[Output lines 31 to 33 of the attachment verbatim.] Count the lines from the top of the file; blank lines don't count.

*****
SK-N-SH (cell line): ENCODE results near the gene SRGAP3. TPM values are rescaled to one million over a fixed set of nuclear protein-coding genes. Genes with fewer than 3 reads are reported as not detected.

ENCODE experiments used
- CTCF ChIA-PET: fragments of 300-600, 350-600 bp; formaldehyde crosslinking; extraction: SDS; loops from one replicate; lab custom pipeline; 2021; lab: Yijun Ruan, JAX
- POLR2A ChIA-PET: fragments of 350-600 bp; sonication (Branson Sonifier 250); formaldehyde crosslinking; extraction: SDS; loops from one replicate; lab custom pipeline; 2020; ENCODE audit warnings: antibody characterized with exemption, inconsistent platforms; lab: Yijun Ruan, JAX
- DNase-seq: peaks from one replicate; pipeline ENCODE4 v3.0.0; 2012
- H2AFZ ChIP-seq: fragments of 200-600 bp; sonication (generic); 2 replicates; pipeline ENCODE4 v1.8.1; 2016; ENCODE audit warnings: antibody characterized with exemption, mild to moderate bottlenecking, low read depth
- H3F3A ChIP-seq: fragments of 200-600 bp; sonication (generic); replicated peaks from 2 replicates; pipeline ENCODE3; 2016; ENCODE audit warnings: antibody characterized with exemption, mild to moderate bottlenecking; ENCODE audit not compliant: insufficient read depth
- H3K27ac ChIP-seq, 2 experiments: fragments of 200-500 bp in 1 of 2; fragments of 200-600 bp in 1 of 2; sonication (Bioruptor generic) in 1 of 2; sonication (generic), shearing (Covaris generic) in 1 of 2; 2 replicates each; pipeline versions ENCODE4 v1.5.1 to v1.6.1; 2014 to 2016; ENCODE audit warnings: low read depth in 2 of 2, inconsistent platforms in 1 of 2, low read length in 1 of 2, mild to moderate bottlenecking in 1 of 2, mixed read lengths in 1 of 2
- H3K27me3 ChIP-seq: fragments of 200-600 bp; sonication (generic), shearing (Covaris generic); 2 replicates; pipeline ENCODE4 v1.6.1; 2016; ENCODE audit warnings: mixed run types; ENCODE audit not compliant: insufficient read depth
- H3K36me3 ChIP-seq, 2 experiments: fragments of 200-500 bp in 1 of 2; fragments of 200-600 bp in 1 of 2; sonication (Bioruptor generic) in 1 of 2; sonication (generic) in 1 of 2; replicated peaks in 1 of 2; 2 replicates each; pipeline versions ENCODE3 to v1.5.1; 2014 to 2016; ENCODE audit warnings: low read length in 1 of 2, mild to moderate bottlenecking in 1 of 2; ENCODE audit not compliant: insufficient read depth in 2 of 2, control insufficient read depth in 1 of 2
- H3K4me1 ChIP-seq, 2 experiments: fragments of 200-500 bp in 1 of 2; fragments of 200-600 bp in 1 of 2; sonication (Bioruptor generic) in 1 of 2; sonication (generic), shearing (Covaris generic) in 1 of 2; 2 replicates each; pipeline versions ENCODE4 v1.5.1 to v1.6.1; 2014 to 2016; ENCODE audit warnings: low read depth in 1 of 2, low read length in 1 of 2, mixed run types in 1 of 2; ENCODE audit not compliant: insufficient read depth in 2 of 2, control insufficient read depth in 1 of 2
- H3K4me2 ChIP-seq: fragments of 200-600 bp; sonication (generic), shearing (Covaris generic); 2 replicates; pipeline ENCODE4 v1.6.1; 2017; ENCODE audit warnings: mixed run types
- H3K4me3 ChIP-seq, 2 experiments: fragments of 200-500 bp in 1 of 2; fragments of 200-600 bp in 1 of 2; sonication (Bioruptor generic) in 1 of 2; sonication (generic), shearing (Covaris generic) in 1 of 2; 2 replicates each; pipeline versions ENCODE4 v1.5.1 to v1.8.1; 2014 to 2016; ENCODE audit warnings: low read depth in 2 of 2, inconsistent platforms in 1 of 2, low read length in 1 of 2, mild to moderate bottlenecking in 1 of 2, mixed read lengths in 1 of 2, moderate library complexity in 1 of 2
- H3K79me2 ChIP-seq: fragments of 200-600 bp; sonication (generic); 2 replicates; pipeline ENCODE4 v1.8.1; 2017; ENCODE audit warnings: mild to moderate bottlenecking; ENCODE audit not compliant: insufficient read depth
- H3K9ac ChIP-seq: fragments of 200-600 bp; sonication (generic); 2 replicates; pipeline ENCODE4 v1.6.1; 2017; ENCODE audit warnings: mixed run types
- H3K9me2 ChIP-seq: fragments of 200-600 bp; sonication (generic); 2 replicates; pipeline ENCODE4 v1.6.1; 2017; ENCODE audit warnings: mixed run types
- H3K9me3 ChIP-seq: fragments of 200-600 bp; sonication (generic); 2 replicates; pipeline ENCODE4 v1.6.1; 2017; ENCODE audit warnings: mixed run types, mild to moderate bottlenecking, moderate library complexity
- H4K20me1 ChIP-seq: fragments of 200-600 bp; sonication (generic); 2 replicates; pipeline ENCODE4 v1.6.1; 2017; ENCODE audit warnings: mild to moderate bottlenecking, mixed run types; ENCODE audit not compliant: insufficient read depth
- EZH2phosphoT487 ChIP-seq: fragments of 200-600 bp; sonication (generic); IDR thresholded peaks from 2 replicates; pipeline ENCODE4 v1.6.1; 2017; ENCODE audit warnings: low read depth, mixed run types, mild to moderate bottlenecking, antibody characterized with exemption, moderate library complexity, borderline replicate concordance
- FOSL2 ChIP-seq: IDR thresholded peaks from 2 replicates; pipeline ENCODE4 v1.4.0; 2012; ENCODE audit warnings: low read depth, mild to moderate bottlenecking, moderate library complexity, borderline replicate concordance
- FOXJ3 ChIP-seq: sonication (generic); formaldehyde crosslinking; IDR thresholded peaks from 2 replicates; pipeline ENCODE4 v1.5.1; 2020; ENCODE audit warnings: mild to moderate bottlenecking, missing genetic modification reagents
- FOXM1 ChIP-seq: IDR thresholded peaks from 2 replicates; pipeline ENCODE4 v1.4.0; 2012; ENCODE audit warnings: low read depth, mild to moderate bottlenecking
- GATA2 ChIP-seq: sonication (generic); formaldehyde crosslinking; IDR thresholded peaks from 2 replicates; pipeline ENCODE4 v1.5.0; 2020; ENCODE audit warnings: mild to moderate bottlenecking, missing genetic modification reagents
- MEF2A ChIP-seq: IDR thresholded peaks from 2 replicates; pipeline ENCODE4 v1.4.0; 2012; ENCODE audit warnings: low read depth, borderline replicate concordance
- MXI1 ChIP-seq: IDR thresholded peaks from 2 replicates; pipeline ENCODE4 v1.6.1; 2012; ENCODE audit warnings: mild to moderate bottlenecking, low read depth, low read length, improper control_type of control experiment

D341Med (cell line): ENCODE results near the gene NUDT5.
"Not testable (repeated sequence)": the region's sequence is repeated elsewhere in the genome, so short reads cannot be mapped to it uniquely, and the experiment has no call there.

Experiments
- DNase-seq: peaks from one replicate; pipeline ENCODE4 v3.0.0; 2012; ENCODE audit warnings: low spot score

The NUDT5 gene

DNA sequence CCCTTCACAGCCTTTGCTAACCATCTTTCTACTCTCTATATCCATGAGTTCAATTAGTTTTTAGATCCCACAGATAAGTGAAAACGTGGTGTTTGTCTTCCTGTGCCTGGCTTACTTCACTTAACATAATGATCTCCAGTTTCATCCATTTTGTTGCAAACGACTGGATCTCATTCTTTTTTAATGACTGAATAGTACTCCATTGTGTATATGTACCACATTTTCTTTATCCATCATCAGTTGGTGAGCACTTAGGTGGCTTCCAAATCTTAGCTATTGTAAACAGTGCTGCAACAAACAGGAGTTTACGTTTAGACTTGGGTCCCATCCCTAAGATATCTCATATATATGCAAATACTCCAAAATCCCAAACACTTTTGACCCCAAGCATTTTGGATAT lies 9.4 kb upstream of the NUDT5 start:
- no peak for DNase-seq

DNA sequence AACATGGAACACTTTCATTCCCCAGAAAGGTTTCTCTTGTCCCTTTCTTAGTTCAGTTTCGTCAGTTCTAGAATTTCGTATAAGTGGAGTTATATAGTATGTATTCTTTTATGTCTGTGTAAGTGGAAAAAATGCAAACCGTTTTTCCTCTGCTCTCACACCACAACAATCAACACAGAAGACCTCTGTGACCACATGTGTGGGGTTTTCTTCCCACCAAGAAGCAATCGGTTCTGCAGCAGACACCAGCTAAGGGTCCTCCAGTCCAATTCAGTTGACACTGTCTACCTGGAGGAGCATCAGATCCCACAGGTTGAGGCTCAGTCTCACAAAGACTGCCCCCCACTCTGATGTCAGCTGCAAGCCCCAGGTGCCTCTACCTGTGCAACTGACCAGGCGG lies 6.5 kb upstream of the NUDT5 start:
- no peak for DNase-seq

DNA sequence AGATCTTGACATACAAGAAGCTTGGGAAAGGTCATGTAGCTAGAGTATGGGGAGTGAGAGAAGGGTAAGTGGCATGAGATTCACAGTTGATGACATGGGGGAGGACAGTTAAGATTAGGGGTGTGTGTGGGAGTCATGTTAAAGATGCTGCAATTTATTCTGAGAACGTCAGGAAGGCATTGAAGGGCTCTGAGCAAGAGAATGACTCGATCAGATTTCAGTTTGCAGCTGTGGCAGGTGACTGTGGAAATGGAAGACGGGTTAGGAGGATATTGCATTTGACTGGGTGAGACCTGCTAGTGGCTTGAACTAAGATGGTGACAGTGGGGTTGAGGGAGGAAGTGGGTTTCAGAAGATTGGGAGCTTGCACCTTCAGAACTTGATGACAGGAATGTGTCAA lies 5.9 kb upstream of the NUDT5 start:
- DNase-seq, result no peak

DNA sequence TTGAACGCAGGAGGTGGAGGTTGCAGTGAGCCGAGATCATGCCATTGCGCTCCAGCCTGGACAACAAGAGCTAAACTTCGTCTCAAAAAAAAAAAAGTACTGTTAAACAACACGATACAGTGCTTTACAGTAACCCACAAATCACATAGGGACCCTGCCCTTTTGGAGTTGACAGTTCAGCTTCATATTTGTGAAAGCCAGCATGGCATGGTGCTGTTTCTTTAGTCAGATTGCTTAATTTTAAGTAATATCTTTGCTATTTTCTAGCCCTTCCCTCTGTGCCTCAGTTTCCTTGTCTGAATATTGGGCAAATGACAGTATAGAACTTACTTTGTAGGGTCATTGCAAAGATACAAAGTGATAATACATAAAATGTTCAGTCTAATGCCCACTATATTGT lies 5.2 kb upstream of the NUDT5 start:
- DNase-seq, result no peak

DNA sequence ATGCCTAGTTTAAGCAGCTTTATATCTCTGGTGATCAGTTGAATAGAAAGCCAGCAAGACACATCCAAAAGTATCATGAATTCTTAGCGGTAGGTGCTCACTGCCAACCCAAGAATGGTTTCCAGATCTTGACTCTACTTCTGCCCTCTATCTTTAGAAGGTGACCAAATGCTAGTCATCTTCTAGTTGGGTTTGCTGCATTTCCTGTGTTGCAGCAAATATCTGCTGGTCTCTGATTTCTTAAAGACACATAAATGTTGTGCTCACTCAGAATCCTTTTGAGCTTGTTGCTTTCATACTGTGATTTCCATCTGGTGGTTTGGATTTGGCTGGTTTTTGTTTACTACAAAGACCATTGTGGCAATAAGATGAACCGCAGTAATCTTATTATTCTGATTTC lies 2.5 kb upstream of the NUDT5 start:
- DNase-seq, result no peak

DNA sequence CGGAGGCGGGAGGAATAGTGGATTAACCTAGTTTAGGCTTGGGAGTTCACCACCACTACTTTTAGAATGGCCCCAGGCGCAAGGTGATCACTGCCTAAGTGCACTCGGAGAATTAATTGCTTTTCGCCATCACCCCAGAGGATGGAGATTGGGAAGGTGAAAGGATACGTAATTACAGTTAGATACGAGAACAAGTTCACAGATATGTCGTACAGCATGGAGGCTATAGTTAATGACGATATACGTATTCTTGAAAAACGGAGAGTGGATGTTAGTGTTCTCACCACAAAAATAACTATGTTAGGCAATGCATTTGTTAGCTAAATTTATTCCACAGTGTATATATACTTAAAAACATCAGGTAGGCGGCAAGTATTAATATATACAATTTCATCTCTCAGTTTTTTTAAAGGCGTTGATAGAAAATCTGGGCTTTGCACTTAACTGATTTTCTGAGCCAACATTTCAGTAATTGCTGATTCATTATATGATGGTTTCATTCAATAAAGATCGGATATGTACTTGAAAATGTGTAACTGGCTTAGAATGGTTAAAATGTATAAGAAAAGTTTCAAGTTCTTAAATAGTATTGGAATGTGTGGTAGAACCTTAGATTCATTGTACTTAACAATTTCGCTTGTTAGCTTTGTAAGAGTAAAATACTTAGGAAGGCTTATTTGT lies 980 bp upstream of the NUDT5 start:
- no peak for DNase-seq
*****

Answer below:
DNA sequence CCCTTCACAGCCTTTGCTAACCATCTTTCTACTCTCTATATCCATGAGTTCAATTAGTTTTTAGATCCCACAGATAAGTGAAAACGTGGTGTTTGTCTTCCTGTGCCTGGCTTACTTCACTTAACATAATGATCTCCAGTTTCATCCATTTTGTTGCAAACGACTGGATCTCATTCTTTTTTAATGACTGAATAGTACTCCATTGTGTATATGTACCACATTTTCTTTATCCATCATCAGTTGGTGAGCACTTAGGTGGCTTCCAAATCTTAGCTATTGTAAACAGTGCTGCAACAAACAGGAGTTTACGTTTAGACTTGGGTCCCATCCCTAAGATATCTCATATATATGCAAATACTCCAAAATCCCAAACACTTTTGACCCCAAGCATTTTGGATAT lies 9.4 kb upstream of the NUDT5 start:
- no peak for DNase-seq

DNA sequence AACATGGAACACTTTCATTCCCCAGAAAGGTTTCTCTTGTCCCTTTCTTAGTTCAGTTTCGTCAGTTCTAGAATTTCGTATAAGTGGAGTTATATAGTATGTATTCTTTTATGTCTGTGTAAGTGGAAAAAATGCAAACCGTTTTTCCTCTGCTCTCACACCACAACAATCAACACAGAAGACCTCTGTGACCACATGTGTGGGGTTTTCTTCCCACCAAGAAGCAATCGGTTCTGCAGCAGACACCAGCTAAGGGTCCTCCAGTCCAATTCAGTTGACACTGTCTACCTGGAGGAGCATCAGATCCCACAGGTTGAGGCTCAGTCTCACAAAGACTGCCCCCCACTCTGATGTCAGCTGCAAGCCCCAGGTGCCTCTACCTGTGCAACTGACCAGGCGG lies 6.5 kb upstream of the NUDT5 start: